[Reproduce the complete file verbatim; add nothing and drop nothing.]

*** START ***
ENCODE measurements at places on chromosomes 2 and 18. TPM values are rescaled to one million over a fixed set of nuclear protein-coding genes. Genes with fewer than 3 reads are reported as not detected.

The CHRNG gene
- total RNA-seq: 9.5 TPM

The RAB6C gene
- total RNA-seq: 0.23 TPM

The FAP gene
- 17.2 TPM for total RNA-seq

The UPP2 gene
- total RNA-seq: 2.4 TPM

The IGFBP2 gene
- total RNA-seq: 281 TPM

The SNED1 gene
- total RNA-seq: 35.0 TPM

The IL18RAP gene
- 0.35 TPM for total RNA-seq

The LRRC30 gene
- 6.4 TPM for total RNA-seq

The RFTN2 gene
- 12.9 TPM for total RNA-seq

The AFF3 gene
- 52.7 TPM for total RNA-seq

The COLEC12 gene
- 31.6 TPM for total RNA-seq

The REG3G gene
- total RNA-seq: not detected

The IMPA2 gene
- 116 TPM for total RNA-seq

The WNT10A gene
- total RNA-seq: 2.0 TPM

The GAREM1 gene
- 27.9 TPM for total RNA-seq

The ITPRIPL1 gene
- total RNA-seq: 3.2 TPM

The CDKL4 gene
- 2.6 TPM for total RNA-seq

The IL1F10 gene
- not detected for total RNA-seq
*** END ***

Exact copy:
ENCODE measurements at places on chromosomes 2 and 18. TPM values are rescaled to one million over a fixed set of nuclear protein-coding genes. Genes with fewer than 3 reads are reported as not detected.

The CHRNG gene
- total RNA-seq: 9.5 TPM

The RAB6C gene
- total RNA-seq: 0.23 TPM

The FAP gene
- 17.2 TPM for total RNA-seq

The UPP2 gene
- total RNA-seq: 2.4 TPM

The IGFBP2 gene
- total RNA-seq: 281 TPM

The SNED1 gene
- total RNA-seq: 35.0 TPM

The IL18RAP gene
- 0.35 TPM for total RNA-seq

The LRRC30 gene
- 6.4 TPM for total RNA-seq

The RFTN2 gene
- 12.9 TPM for total RNA-seq

The AFF3 gene
- 52.7 TPM for total RNA-seq

The COLEC12 gene
- 31.6 TPM for total RNA-seq

The REG3G gene
- total RNA-seq: not detected

The IMPA2 gene
- 116 TPM for total RNA-seq

The WNT10A gene
- total RNA-seq: 2.0 TPM

The GAREM1 gene
- 27.9 TPM for total RNA-seq

The ITPRIPL1 gene
- total RNA-seq: 3.2 TPM

The CDKL4 gene
- 2.6 TPM for total RNA-seq

The IL1F10 gene
- not detected for total RNA-seq